Looking For Value In Unconventional Places

Courtesy of Emerging Frontiers, a look at an international value investor focused on emerging markets:

Chris Mayer is an international value investor with decades of experience under his belt as a corporate banker. Seeking riches among the ruins, Chris has traveled the world in search of value, often in under-appreciated sectors.

Below is an excerpt from a conversation we had with Chris regarding his investment philosophy and which industries are peaking his interest today. Enjoy!

Emerging Frontiers: Chris, you have been investing outside of the US for many years, while most American’s wouldn’t consider going beyond the major American and maybe Canadian exchanges. What draws you to investing abroad?

Chris: The short answer would be that an investor today can’t really ignore the emerging markets. Even if you invest only on American and Canadian exchanges, there are pretty good odds that your investment plays into emerging markets somehow.

I wrote a book about this last year, called World Right Side Up. The main thesis is that if you look back over the long arc of history, the dominance of “the West” is a relatively recent development. I think the world we’re heading toward is one of more balance. For example, in the 1950s, the US alone made up something like half of the world’s manufacturing output and the West made up 90% of it. That’s a time long since gone and probably never to return.

Now, we’re living in a world where economic output from the developed countries is about roughly equal to the developing countries. And the latter, I think, will soon make up more than half the pie, if they don’t already.

The point of all this is that if you ignore these markets, you’re ignoring a big chunk of the world. It’s like eating from only part of the menu and ignoring the other part. There are good opportunities in that other part, too, so why not broaden the range of options before you? That’s the way I look at it. Sometimes you can find some really good stuff just because no one’s paying attention. In the US, you are competing against many bright people in what is mostly a transparent market. In emerging markets, not so much.

Besides that, I have to say, investing in emerging markets is a lot fun. You learn about the world and other cultures. You come to appreciate this big old globe of ours in ways you might not have if you just stock to your home country.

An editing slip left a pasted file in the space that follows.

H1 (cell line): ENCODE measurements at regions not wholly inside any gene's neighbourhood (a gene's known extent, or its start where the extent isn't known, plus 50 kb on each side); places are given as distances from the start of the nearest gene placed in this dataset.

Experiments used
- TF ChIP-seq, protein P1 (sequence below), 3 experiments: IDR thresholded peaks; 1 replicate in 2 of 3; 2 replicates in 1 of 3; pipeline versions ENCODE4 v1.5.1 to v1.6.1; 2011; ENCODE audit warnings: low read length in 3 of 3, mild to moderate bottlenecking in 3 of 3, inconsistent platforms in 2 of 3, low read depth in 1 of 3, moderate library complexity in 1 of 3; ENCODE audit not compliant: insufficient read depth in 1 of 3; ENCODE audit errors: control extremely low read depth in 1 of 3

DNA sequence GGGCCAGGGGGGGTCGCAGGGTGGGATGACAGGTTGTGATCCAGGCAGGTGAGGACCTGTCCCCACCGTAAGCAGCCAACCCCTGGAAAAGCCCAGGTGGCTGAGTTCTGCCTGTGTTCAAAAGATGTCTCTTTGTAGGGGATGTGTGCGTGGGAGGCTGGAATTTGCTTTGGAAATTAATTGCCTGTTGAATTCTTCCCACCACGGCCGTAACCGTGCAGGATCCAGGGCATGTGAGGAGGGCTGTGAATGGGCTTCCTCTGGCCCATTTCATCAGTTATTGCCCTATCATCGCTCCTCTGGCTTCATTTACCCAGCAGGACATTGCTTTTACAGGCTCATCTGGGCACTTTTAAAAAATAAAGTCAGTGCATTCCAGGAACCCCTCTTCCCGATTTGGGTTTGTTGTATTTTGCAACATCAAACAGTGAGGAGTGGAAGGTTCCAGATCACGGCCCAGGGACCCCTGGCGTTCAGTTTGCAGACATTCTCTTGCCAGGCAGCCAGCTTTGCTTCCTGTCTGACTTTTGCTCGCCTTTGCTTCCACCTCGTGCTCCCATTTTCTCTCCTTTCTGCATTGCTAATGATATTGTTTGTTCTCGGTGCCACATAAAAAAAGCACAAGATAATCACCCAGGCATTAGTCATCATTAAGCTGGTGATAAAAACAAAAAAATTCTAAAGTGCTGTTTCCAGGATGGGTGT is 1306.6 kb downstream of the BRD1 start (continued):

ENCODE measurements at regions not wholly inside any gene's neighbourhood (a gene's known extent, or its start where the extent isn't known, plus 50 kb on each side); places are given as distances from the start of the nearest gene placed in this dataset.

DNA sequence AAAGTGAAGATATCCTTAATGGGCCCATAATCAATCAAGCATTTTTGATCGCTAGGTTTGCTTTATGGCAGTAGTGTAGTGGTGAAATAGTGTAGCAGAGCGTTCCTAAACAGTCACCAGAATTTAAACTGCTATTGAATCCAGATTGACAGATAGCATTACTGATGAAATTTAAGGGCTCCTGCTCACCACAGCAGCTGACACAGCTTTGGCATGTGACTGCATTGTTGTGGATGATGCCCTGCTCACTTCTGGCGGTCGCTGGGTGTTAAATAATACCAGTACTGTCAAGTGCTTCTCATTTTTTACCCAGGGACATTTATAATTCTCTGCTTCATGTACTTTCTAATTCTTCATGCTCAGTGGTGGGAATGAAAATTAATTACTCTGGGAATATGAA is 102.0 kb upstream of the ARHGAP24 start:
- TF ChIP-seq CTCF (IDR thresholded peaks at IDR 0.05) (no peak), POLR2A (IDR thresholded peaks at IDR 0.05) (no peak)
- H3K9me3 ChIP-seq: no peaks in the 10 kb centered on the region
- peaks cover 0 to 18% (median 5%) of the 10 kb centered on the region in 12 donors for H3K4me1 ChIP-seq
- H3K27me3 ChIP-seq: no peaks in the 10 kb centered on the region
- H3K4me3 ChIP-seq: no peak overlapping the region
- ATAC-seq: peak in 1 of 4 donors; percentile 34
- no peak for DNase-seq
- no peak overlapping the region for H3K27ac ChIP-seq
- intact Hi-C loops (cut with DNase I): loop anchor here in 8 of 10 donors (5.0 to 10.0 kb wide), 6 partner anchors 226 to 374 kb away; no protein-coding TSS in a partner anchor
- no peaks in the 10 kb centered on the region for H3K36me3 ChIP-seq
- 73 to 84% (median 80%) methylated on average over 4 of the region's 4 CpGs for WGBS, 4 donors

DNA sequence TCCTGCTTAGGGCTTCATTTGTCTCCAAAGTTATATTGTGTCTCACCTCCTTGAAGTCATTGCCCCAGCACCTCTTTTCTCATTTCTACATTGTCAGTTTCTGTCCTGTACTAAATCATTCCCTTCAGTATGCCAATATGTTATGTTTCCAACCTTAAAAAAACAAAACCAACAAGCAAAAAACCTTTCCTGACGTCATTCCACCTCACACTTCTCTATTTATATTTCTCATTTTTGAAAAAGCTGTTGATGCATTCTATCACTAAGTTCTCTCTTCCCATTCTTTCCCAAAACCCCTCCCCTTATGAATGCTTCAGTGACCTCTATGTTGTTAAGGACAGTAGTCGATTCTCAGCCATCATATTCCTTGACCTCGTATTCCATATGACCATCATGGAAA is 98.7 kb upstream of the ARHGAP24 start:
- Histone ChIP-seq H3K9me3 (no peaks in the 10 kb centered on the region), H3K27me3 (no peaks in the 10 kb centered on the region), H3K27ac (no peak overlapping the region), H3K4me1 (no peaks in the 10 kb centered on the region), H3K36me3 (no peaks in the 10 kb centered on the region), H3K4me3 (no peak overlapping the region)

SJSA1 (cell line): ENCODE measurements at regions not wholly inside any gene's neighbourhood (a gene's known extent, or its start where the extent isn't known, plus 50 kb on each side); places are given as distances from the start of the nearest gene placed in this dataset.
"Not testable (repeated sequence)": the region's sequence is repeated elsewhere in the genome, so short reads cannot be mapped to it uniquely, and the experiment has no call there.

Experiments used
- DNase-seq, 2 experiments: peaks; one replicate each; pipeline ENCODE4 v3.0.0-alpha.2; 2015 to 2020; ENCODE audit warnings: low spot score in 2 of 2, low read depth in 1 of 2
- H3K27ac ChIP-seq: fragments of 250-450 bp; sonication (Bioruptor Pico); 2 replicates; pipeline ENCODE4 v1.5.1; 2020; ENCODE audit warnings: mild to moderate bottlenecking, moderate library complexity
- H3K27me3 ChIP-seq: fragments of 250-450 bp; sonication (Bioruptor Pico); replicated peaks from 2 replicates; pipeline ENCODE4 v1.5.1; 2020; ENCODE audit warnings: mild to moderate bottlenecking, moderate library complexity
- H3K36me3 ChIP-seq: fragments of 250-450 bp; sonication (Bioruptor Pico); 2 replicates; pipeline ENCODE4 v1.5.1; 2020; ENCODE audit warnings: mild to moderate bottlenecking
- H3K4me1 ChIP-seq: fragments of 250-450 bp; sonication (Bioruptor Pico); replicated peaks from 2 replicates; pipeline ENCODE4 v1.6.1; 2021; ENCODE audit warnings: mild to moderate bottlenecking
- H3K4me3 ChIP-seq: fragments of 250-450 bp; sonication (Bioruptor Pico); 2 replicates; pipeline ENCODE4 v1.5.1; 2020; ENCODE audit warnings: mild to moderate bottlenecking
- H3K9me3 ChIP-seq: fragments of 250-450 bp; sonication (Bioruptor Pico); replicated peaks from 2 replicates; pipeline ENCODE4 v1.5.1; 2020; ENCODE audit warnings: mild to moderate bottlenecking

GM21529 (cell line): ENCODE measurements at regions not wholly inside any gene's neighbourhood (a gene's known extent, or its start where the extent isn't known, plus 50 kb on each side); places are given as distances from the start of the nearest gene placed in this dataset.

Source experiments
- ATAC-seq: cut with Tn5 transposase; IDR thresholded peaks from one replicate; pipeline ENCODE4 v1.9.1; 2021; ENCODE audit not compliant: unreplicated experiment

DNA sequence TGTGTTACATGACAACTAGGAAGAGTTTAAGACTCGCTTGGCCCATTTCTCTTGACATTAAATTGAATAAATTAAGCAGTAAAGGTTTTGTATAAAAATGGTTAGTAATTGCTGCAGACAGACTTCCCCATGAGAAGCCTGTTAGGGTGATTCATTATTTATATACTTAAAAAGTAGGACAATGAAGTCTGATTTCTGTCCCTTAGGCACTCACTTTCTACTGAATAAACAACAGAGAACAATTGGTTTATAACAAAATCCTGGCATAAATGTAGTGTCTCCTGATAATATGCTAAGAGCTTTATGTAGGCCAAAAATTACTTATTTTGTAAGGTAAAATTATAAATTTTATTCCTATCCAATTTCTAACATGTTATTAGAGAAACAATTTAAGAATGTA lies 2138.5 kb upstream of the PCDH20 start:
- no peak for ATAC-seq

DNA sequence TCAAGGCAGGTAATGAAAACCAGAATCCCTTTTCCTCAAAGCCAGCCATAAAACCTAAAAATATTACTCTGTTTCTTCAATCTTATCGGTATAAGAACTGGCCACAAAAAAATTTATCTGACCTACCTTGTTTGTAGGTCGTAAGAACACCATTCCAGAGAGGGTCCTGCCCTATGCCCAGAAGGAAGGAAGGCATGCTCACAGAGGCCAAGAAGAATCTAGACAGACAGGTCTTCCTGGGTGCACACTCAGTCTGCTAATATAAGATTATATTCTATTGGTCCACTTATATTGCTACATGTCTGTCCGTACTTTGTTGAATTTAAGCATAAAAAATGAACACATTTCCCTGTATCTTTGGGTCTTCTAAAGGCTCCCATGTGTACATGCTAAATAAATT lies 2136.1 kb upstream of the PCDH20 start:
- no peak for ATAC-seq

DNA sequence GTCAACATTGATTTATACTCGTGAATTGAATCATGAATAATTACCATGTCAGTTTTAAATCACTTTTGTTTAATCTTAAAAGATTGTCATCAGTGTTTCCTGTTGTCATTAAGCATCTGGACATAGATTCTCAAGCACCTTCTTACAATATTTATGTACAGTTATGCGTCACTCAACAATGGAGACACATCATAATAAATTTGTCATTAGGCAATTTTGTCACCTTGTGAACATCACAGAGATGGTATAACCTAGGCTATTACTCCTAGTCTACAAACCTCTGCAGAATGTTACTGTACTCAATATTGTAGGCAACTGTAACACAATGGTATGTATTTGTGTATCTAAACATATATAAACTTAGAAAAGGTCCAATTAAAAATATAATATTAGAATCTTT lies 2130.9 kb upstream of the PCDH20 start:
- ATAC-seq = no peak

Emerging Frontiers: Certainly. The perspectives you reach from traveling to countries different than your own often results in great learning experiences. You have visited about 30 countries – and several multiple times – while writing your market letter Capital & Crisis. Which countries have you found most enticing from an investment perspective?

Chris: My knee-jerk answer today is Mongolia. The upside there is just ridiculously high. Mongolia could be one of the wealthiest countries in the world on a per capita basis in a decade. It has such a small population and such a small asset base, but the natural resource wealth is gigantic. You have an $8 billion economy or so with tens of billions of dollars of mining projects on tap. All that money funneling through such a small market is going to do crazy things to asset prices. It’s as simple as that.

Of course, the Mongolian government could screw it all up. And so far, they seem to be doing just that as they blunder through investment rules and mining negotiations and their currency tanks. But it is the most enticing still, just because of the sheer potential of the place.

Mostly, though, I tend not to think of emerging markets in this way. I don’t think about it as a top-down exercise where I sit here and say, “What market do I like best?” I think more in terms of the bottom-up. I want to know about specific companies and specific opportunities and then have a nice macro overlay. For me, it’s about being in the right vehicle as much as being in the right place. I’m an old-fashioned value investor. I don’t like to over pay. I want a margin of safety. So, I’ll go anywhere I can find value.

Emerging Frontiers: So it’s safe to say you don’t focus on just one sector; you go where there is value. So what industries are you eyeing as potential investments right now?

Chris: I like agricultural themes, including water – that latter is not just about agriculture, but farmers are often the biggest users of water in a country. The reason is that the demand picture seems like such a sure thing.

There is a lot of guesswork about how many cell phones or sneakers certain emerging markets will consume. But there is less doubt about food consumption or water use, which reliably tracks population growth and industrialization. And we know statistically that as countries get wealthier, they eat a more complex diet, more meat and processed food. This has exponential effects on the demand for basic grains.

I’m less interested in the commodity side of it – such as the fertilizer stocks. I prefer to invest in the processors and handlers. With these, you’re more dependent on volume. Plus, they own physical assets that are easier to value in terms of replacement cost.

And it so happens you can buy a few of these pretty cheap today. Noble Group is one I wrote about recently. The stock is as cheap as its been since 2008 on an earnings and asset basis. It trades for about book value, yet competitors like Wilmar and Olam trade for 30%+ over book. Historically, Noble trades for 1.6 times book.

Noble has stumbled recently and had one of the worst quarters they’ve had since 2008. But, the long-term track record of this business is phenomenal. They’ve compounded book value per share at a 20% clip since going public in 1997. That’s really a great record and today you can buy it for book.